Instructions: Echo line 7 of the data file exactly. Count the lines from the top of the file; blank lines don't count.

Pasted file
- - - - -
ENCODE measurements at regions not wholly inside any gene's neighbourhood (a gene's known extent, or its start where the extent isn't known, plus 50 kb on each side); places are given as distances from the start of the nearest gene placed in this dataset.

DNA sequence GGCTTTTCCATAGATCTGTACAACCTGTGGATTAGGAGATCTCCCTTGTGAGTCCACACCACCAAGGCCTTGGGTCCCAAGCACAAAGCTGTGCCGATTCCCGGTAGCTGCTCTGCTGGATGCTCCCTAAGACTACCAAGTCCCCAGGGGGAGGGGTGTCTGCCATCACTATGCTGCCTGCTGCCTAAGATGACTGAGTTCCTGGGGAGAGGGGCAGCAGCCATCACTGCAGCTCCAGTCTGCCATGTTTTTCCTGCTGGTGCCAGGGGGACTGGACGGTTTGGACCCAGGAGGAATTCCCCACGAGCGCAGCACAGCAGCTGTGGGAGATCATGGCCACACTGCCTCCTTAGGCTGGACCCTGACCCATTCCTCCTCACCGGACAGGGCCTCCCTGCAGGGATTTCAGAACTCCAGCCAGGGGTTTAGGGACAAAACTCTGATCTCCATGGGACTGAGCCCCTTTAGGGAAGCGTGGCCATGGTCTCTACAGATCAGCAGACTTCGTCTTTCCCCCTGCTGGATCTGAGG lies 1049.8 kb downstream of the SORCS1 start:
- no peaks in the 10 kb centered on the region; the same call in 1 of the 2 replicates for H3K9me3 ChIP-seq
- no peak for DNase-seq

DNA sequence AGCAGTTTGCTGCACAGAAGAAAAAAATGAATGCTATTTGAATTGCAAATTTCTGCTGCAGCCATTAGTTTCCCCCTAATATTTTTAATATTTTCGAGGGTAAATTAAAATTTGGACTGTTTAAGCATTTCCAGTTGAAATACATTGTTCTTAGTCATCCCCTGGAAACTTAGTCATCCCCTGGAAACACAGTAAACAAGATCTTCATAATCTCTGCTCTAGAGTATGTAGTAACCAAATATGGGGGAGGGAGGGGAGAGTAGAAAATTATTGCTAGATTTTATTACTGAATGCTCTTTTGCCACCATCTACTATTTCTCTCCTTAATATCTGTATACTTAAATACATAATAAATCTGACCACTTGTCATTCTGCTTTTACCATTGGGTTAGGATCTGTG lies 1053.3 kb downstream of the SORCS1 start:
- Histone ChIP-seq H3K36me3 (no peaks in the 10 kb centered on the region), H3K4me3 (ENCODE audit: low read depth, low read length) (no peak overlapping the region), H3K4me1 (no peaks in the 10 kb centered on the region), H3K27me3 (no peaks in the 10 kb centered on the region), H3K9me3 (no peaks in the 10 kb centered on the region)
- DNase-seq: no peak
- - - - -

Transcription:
- DNase-seq: no peak